How will your grandkids pay for college?
With higher-education costs far outpacing inflation, it's becoming harder for many families to see an answer. Scholarships — free money that can help defray the expense — can make the difference for some teens. But competition for that money can be fierce, especially in a deflated economy. Your college-bound grandchildren must capitalize on every resource available to them during their scholarship hunt. That's where you come in.
How You Can Help
"I'm a huge proponent of working with grandparents to get scholarships," says Kimberly Stezala, author of Scholarships 101: The Real-World Guide to Getting Cash for College (AMACOM). Who you are, what you've done, and where you've been can make a difference for your grandchildren in the race for college cash. Many universities, for example, offer scholarships to grandchildren of alumni. Ancestry-based organizations set aside scholarship funds for kids who share their ethnicity. The Order of Sons of Italy in America, for example, offers scholarships to candidates who have at least one Italian or Italian-American grandparent. And if you’ve served in the military, your grandchildren may be eligible for scholarships from groups like The American Legion, the Veterans of Foreign Wars, or others.
Update Your Résumé
A good first step is to brief your grandchildren on the extent of your associations by creating a grandparent résumé. Stezala advises making a list of all your past and present memberships and affiliations, as well as hobbies and interests, and specifics about your race and ethnicity going back several generations. Once you share this information with your grandchildren and their parents, you can all begin researching scholarship possibilities. Start with the major online databases, like fastweb.com and scholarships.com, and start early, Stezala says, preferably when your grandchildren are freshmen in high school.
Cast a Wide Net
Thousands of dollars in scholarships go unclaimed each year because people don't know about them. That's why researching, and keeping your eyes and ears open, are so important. Carol Cunningham, 83, of Rochester Hills, Mich., helped her grandson land a $2,000 college award last year through her employer, Avon. Cunningham made her first doorstep pitch for the cosmetic line nearly 37 years ago as a single mother, and she still sells its products. Though the Avon scholarship put only a modest dent in her grandson’s $27,000-a-year tuition at Westminster Choir College in Princeton, N.J., he won other scholarships for his singing talent, and the family believes every dollar helps. “I thought for all of the years I sold Avon products that the scholarship was a great payback,” Cunningham says.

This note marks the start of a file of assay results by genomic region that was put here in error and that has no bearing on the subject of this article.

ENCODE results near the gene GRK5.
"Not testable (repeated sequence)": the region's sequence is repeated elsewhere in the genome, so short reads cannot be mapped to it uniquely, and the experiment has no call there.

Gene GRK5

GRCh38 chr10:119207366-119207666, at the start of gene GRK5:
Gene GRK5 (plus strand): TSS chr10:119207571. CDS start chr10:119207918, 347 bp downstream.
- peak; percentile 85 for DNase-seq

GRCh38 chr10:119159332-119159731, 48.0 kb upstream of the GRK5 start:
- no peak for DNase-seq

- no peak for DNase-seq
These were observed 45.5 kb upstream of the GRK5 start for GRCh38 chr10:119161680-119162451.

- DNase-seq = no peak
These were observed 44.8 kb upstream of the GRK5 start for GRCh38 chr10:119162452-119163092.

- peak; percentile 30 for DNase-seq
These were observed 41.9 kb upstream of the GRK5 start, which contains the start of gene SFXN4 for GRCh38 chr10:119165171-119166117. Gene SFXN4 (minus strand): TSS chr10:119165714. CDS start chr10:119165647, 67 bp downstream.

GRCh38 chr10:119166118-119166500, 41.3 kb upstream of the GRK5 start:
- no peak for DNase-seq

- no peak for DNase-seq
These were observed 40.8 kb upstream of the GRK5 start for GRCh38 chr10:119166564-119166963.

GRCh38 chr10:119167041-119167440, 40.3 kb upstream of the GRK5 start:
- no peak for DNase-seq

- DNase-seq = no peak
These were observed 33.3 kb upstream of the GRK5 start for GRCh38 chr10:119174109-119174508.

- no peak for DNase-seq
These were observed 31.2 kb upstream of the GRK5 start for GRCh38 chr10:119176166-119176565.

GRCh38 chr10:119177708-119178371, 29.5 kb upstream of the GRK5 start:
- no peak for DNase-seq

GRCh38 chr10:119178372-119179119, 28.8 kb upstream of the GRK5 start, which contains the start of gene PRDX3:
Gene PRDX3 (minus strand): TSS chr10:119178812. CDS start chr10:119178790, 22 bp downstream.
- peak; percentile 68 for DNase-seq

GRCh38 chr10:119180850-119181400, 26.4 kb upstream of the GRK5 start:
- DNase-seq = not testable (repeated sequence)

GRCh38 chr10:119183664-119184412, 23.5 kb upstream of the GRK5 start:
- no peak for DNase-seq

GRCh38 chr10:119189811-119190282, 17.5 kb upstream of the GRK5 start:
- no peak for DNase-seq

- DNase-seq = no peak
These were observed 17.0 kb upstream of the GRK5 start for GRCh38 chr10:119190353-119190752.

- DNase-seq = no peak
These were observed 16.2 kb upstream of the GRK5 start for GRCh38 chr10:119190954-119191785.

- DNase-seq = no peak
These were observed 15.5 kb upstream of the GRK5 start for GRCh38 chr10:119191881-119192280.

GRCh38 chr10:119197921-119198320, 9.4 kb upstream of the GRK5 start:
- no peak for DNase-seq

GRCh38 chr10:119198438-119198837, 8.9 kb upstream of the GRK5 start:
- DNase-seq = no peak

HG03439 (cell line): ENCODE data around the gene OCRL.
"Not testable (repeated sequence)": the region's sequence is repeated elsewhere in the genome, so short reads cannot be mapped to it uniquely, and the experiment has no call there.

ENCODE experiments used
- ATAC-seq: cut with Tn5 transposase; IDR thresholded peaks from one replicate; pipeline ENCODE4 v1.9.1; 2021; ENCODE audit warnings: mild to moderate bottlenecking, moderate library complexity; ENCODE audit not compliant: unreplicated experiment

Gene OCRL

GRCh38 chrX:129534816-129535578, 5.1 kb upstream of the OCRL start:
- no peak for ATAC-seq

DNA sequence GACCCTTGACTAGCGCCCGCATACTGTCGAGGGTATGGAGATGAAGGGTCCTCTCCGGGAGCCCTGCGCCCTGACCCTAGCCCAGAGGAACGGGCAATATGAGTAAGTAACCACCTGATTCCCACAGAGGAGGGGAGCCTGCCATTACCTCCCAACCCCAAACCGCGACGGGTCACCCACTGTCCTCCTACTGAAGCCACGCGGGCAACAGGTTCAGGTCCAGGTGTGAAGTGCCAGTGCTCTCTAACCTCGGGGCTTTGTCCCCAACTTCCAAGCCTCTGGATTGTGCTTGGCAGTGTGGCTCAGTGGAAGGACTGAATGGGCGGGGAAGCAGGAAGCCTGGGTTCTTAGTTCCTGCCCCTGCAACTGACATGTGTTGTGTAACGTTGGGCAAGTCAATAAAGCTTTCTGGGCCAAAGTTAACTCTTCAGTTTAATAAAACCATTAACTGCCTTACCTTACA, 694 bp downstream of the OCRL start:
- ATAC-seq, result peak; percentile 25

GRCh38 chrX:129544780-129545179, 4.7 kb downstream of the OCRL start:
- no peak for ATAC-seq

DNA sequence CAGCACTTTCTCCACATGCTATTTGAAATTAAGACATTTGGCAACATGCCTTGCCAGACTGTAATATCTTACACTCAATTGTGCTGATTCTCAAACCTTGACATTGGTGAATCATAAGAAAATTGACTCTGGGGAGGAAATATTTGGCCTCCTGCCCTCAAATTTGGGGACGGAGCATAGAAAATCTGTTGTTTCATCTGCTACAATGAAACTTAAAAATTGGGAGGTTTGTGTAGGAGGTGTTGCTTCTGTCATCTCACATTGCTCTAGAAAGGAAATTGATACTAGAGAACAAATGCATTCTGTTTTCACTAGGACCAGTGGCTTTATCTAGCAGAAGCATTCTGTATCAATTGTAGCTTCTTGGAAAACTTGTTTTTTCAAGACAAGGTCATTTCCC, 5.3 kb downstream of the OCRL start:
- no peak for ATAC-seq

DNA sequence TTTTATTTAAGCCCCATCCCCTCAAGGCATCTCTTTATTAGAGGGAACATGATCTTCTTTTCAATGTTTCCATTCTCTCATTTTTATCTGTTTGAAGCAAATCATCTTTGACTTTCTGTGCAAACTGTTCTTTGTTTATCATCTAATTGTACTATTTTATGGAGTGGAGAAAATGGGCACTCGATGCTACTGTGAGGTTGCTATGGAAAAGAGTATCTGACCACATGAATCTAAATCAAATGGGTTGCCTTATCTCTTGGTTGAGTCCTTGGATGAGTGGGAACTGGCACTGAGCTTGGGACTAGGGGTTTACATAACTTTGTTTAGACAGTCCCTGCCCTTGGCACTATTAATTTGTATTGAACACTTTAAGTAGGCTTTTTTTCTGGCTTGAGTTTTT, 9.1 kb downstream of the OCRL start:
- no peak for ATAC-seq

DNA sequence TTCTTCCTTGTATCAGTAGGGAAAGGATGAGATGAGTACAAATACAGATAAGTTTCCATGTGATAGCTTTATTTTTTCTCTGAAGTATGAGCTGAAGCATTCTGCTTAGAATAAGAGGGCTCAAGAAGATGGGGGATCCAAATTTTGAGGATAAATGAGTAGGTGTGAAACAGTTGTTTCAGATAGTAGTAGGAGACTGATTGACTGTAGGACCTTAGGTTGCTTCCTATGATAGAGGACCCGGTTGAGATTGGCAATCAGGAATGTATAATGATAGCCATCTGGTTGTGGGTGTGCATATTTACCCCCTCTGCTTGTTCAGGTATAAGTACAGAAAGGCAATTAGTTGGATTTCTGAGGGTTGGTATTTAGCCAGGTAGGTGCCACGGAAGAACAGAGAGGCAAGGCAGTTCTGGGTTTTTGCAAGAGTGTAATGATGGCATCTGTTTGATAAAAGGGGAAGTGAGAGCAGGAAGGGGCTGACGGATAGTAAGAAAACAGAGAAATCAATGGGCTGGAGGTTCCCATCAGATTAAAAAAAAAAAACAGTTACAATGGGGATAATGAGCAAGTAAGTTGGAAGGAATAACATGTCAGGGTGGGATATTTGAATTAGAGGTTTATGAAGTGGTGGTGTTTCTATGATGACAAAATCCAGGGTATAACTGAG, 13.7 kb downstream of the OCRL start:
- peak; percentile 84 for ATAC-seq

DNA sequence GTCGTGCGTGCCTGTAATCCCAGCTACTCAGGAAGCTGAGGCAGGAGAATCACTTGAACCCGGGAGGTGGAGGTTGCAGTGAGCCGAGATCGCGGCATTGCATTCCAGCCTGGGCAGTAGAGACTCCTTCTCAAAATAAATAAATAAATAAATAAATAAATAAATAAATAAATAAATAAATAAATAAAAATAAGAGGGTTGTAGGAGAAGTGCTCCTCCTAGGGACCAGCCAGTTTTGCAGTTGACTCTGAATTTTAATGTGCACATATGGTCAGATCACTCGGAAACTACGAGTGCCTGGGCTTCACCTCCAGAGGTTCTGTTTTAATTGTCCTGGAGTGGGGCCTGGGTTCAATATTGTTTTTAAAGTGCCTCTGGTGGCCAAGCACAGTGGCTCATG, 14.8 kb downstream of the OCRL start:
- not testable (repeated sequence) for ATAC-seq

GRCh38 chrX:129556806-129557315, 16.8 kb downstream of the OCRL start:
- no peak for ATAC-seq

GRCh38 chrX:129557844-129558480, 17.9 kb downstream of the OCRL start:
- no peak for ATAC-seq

Harry Culler, 74, and Georgia Culler, 72, grandparents of eight in Swanton, Ohio, have been members of the Elks National Foundation for 38 years and so they were well-positioned to help two of their grandchildren win Elks "legacy" scholarships of $1,000 each. (The foundation has since increased the award to $4,000.) But their connection was only one factor — the foundation also asks candidates to demonstrate four core values: knowledge, charity, community, and integrity. One of the couple's grandsons, for example, took a bus to Louisiana with his church youth group to hang drywall in homes destroyed by Hurricane Katrina, and his brother volunteered with burn victims at a local hospital. "Their grade-point averages were good, they play sports, and then there were the humanitarian things," Georgia says. "It all adds up."
Community service is a requirement for many scholarships, so volunteering alongside your grandchildren, starting when they're young, is a great way to position them for the competition — and to model strong values while spending time together. Scholarship applicants often have trouble distinguishing themselves from their peers because their experiences are nearly identical, Stezala says. "They've all played soccer for eight years, and they've all participated in a food drive at school.” But if your grandchildren have also volunteered with you for five years at a veterans' hospital, for example, their applications are more likely to stand out.
Scholarships are great, but winning a prize that covers a student's entire tuition bill is unusual. In all, about one in 15 applicants wins a private-sector scholarship, averaging about $2,000 each, says Mark Kantrowitz, director of Advanced Projects for FastWeb. He advises families to plan for college expenses using the one-third rule: One third from savings, one third from loans, and one third from current income and student aid. In this formula, Stezala says, scholarships are "the wild card. You should not count on private scholarships to fully finance their education, although you sure can try.”
Your own high-school years may be long behind you but grandparents can win scholarships, too. Larry Meredith, 69, of Gunnison, Colo., has already started planning for the higher education of his grandchildren, ages 7 and 10. In addition to setting up 529 accounts for them, Meredith was a 2006 winner of the CollegeInvest Grandparent Scholarship Contest, administered by the Colorado Department of Higher Education, which invites grandparents to write essays describing their hopes and dreams for their grandchildren. CollegeInvest placed the $5,000 winnings in a savings plan, which Meredith divided equally between accounts for both of his grandkids. In his winning essay, he wrote, "May [they] live in a country that so values education that every qualified student will be able to attend the college of his or her choice without worrying about the cost."
How well do you get along with your grandchild and other family members? Want to know if your personalities mesh?Find out here.